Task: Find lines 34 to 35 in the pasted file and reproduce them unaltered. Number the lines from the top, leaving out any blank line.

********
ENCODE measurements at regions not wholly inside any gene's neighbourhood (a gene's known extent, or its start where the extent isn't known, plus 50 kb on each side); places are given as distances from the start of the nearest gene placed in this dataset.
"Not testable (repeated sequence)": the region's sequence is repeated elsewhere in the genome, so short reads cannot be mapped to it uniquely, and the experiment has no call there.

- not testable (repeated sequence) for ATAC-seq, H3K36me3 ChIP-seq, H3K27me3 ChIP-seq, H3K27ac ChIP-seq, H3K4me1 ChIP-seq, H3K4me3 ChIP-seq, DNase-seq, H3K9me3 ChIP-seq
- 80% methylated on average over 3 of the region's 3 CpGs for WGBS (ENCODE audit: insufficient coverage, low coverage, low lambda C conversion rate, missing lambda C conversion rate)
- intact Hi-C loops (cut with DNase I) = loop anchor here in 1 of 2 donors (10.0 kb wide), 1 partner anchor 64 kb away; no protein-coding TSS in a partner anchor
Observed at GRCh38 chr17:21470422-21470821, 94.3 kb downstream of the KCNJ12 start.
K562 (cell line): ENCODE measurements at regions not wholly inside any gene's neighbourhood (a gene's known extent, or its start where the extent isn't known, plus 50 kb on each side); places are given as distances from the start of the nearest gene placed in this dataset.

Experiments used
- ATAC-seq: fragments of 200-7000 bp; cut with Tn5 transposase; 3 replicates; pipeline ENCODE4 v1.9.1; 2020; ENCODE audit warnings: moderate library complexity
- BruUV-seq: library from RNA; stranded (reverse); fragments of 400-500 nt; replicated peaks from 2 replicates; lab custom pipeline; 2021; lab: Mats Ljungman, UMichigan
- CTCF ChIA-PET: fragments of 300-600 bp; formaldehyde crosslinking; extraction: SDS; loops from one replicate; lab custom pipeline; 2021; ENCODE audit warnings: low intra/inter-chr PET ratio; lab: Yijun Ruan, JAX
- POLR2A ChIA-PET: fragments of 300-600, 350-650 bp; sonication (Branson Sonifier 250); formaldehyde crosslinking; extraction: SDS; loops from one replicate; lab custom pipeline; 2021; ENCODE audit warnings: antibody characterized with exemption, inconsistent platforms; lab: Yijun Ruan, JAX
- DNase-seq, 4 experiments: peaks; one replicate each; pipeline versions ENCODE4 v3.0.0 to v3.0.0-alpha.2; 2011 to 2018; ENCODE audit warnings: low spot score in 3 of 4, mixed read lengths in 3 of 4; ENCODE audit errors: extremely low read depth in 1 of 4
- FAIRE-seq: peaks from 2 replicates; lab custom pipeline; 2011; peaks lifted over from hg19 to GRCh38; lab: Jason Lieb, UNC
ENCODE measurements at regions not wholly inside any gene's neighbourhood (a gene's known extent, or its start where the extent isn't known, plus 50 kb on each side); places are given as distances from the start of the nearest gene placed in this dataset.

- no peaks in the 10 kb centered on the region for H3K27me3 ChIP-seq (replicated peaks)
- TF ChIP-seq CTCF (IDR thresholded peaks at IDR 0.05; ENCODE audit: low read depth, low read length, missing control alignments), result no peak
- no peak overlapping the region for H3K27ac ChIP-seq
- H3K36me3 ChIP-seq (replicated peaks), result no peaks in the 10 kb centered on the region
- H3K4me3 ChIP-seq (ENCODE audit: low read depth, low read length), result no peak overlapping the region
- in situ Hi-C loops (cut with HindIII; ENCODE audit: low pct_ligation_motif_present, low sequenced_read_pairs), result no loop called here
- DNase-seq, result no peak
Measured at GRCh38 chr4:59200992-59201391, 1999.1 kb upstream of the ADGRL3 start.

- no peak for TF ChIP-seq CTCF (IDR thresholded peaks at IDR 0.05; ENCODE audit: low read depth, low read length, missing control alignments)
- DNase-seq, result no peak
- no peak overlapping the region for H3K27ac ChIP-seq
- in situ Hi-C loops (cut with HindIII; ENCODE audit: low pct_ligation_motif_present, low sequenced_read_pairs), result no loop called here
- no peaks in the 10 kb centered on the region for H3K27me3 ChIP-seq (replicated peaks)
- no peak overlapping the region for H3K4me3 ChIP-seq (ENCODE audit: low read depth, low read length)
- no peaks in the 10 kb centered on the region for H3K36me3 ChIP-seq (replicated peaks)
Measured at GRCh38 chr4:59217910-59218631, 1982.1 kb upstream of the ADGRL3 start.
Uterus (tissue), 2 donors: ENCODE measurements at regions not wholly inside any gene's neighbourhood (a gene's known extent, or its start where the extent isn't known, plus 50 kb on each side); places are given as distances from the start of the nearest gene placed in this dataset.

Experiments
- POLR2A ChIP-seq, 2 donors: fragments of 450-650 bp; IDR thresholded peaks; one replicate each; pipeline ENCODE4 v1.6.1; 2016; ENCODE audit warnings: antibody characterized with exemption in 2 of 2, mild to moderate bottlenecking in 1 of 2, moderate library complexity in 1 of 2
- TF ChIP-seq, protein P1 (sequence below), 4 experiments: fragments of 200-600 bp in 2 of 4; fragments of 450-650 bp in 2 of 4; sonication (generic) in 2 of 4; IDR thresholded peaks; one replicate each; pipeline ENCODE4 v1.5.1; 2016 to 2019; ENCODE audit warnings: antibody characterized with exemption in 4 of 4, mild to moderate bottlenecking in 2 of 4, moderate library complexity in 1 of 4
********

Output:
- POLR2A ChIP-seq, 2 donors: fragments of 450-650 bp; IDR thresholded peaks; one replicate each; pipeline ENCODE4 v1.6.1; 2016; ENCODE audit warnings: antibody characterized with exemption in 2 of 2, mild to moderate bottlenecking in 1 of 2, moderate library complexity in 1 of 2
- TF ChIP-seq, protein P1 (sequence below), 4 experiments: fragments of 200-600 bp in 2 of 4; fragments of 450-650 bp in 2 of 4; sonication (generic) in 2 of 4; IDR thresholded peaks; one replicate each; pipeline ENCODE4 v1.5.1; 2016 to 2019; ENCODE audit warnings: antibody characterized with exemption in 4 of 4, mild to moderate bottlenecking in 2 of 4, moderate library complexity in 1 of 4